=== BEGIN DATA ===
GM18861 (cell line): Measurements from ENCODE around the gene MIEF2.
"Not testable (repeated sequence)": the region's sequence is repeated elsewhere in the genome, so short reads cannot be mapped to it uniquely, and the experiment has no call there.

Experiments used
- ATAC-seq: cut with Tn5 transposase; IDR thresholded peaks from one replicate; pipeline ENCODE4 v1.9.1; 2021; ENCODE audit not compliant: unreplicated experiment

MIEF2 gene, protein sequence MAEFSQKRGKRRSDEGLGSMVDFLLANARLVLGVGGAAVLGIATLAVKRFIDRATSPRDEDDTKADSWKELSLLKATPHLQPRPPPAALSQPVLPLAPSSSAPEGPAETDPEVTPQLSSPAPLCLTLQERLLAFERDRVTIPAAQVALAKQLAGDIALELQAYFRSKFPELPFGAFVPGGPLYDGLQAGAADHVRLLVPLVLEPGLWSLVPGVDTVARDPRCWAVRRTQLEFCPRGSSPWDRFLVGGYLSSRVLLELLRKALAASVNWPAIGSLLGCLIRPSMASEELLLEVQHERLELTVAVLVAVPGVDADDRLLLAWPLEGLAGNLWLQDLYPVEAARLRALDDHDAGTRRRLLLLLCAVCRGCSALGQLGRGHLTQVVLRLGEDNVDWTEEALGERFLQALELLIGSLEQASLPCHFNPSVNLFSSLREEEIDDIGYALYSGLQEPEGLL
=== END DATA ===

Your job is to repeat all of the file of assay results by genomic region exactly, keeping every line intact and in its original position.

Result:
GM18861 (cell line): Measurements from ENCODE around the gene MIEF2.
"Not testable (repeated sequence)": the region's sequence is repeated elsewhere in the genome, so short reads cannot be mapped to it uniquely, and the experiment has no call there.

Experiments used
- ATAC-seq: cut with Tn5 transposase; IDR thresholded peaks from one replicate; pipeline ENCODE4 v1.9.1; 2021; ENCODE audit not compliant: unreplicated experiment

MIEF2 gene, protein sequence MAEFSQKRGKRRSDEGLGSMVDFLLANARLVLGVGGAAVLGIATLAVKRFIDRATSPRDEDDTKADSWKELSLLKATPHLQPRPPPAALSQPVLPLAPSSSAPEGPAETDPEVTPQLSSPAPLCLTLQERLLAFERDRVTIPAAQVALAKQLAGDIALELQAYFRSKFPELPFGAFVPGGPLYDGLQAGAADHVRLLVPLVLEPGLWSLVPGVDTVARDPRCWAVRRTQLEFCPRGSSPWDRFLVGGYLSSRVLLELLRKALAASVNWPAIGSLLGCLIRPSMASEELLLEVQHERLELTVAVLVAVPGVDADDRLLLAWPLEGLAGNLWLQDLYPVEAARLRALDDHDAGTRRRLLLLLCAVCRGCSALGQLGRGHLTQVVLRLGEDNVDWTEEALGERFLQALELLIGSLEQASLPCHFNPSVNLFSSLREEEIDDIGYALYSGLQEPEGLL